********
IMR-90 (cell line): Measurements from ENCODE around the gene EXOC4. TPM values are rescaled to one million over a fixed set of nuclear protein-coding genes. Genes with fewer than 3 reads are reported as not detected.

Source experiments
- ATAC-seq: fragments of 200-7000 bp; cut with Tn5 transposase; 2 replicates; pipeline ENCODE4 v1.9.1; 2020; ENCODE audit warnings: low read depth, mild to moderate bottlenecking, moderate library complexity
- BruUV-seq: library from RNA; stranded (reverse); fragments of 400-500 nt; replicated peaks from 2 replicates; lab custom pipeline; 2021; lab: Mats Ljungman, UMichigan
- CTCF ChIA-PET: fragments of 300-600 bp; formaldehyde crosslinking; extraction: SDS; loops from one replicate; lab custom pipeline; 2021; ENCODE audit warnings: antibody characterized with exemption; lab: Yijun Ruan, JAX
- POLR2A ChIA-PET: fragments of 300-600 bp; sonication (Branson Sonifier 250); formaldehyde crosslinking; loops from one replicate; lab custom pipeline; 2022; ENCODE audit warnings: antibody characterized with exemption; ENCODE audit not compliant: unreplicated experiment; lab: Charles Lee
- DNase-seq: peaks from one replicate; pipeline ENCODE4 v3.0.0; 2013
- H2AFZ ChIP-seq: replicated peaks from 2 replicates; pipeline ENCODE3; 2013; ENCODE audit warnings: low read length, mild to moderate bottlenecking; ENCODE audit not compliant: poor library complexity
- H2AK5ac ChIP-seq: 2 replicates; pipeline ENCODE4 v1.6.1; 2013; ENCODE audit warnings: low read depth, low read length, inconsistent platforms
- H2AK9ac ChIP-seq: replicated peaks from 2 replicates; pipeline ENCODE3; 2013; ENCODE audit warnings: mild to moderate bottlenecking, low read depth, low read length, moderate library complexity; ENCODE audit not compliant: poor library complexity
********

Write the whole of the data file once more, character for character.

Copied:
IMR-90 (cell line): Measurements from ENCODE around the gene EXOC4. TPM values are rescaled to one million over a fixed set of nuclear protein-coding genes. Genes with fewer than 3 reads are reported as not detected.

Source experiments
- ATAC-seq: fragments of 200-7000 bp; cut with Tn5 transposase; 2 replicates; pipeline ENCODE4 v1.9.1; 2020; ENCODE audit warnings: low read depth, mild to moderate bottlenecking, moderate library complexity
- BruUV-seq: library from RNA; stranded (reverse); fragments of 400-500 nt; replicated peaks from 2 replicates; lab custom pipeline; 2021; lab: Mats Ljungman, UMichigan
- CTCF ChIA-PET: fragments of 300-600 bp; formaldehyde crosslinking; extraction: SDS; loops from one replicate; lab custom pipeline; 2021; ENCODE audit warnings: antibody characterized with exemption; lab: Yijun Ruan, JAX
- POLR2A ChIA-PET: fragments of 300-600 bp; sonication (Branson Sonifier 250); formaldehyde crosslinking; loops from one replicate; lab custom pipeline; 2022; ENCODE audit warnings: antibody characterized with exemption; ENCODE audit not compliant: unreplicated experiment; lab: Charles Lee
- DNase-seq: peaks from one replicate; pipeline ENCODE4 v3.0.0; 2013
- H2AFZ ChIP-seq: replicated peaks from 2 replicates; pipeline ENCODE3; 2013; ENCODE audit warnings: low read length, mild to moderate bottlenecking; ENCODE audit not compliant: poor library complexity
- H2AK5ac ChIP-seq: 2 replicates; pipeline ENCODE4 v1.6.1; 2013; ENCODE audit warnings: low read depth, low read length, inconsistent platforms
- H2AK9ac ChIP-seq: replicated peaks from 2 replicates; pipeline ENCODE3; 2013; ENCODE audit warnings: mild to moderate bottlenecking, low read depth, low read length, moderate library complexity; ENCODE audit not compliant: poor library complexity